HP's corporate headquarters is located at 3000 Hanover St. in Palo Alto.

Related story:

HP may cut up to 35,000 jobs, reports say

Comments

Sabrina
The Crossings
on Sep 11, 2012 at 2:43 pm
Sabrina, The Crossings
on Sep 11, 2012 at 2:43 pm

Horrible. In the midst of an economic crisis with good estimates of 20 million unemployed, underemployed, or looking for work this is the gift Meg Whitman has to offer "her people." So the private sector's "job creators" are going to pull us out of this crisis? Really?


James
Whisman Station
on Sep 11, 2012 at 3:15 pm
James, Whisman Station
on Sep 11, 2012 at 3:15 pm


Ironically, had government employment risen like it did at the beginning of the Bush administration, the economy would be in better shape. Public cutbacks at all levels is killing demand.
Web Link

Deficits don't matter when there is this much slack in the economy.

Web Link

Be sure to read the third to the last paragraph if you think we can't afford to put people back to work.


HP retiree
Sylvan Park
on Sep 11, 2012 at 4:57 pm
HP retiree, Sylvan Park
on Sep 11, 2012 at 4:57 pm

Blaming Meg Whitman? Not a fan of hers but she inherited the mess created by the 3 previous CEO"s all discharged Carly for poor results, Hurd for bad behavior and LeoA for incompetence; all with huge payouts.

The real blame goes to the HP board that split the company in two in 1999 (Agilent-HP)then proceeded to name a string of outsiders as CEO, starting with Fiorina who attempted to fashion herself into HPs first celeb CEO.. For 60 years the company survived through good and bad times, then was driven into the ground in 10 years.

Bill and Dave must be rolling in their graves.


Old Ben
Shoreline West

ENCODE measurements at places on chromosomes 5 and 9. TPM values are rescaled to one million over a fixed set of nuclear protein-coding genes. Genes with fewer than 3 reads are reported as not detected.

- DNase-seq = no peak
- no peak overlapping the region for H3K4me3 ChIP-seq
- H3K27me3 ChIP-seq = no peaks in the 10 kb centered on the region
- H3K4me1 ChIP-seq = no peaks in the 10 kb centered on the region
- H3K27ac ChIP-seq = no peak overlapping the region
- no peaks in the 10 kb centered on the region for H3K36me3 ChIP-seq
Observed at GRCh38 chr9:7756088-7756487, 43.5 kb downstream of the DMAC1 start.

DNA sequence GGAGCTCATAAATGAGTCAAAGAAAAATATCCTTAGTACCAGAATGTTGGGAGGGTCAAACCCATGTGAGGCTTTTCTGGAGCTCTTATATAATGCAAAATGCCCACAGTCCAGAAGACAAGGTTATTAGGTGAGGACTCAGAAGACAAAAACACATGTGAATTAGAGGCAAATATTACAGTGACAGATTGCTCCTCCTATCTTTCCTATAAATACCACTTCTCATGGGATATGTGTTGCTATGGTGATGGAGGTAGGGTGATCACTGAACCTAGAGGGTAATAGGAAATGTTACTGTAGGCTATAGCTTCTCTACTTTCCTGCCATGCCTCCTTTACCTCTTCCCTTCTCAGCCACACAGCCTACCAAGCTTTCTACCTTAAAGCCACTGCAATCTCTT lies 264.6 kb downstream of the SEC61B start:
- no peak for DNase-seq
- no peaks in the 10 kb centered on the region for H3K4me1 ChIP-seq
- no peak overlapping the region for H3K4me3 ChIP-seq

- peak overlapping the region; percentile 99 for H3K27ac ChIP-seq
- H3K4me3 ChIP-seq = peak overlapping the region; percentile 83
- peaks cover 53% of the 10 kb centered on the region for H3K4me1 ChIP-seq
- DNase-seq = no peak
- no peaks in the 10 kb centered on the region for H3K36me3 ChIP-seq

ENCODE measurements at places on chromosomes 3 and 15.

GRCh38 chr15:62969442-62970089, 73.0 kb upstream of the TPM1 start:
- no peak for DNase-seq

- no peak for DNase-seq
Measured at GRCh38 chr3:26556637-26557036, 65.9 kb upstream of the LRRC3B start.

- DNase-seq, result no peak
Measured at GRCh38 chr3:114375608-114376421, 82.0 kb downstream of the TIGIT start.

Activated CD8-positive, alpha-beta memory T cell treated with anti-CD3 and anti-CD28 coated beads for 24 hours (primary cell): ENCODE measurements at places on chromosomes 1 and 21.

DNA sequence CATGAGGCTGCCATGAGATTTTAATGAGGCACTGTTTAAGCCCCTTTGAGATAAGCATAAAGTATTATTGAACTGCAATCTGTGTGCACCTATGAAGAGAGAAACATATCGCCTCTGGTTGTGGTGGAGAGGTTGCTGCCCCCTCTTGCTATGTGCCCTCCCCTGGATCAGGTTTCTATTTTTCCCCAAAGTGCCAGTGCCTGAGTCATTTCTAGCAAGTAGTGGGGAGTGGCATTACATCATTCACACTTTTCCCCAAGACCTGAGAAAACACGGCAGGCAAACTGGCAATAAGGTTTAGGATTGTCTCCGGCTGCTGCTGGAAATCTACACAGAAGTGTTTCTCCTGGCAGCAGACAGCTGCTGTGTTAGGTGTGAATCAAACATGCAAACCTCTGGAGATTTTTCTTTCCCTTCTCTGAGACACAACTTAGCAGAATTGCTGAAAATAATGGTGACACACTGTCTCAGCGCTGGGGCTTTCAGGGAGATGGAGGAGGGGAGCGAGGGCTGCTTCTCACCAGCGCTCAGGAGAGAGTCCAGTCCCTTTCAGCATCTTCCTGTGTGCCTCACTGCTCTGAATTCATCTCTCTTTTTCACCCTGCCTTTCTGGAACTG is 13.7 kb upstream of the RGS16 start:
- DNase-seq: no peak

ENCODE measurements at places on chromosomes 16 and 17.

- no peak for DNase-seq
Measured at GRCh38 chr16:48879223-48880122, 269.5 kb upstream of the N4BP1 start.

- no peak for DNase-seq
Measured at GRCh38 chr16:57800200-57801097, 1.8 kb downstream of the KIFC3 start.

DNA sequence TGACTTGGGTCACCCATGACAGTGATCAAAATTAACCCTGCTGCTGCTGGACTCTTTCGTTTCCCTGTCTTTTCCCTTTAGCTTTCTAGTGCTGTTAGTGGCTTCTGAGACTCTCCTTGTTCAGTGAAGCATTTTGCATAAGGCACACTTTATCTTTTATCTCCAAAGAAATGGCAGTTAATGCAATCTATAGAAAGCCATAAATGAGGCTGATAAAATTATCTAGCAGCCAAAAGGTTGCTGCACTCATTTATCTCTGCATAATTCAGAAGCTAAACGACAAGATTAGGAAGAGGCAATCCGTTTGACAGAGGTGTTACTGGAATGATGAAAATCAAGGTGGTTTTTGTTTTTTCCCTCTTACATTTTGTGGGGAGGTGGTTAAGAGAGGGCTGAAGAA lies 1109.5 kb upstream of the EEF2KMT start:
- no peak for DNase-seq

on Sep 12, 2012 at 4:53 am
Old Ben, Shoreline West
on Sep 12, 2012 at 4:53 am

Just wait: reality is just starting to catch up with this Valley.

Hubris, meet Nemesis.


Look At All Data
Cuesta Park
on Sep 12, 2012 at 9:28 am
Look At All Data, Cuesta Park
on Sep 12, 2012 at 9:28 am

Old Ben, have you ignored all the news about local tech companies doing well and growing? Its tough to claim we're headed for Flint Michigan status when employment and growth are increasing for most local tech companies, but I guess when anecdotal info like this one or a few others pops up now and again, its your only chance to proclaim "The end is near"


USA
Old Mountain View
on Sep 12, 2012 at 11:51 am
USA, Old Mountain View
on Sep 12, 2012 at 11:51 am

HP has been in a tail spin for years. I am not sure what anyone could have done to help that lumbering old company.


Bill
Willowgate
on Sep 13, 2012 at 10:53 am
Bill, Willowgate
on Sep 13, 2012 at 10:53 am

I was sad to see HP dump their iPad competitor. It seemed to be really good and could have possibly given the iPad some competition. From what I've read, people are not spending as much money on personal computer desktops as they used to. It seemed like a step for HP in a new promising direction. It got killed before it even had a chance. With HP's famous system support group, perhaps they could have made a foray into healthcare or other big industries.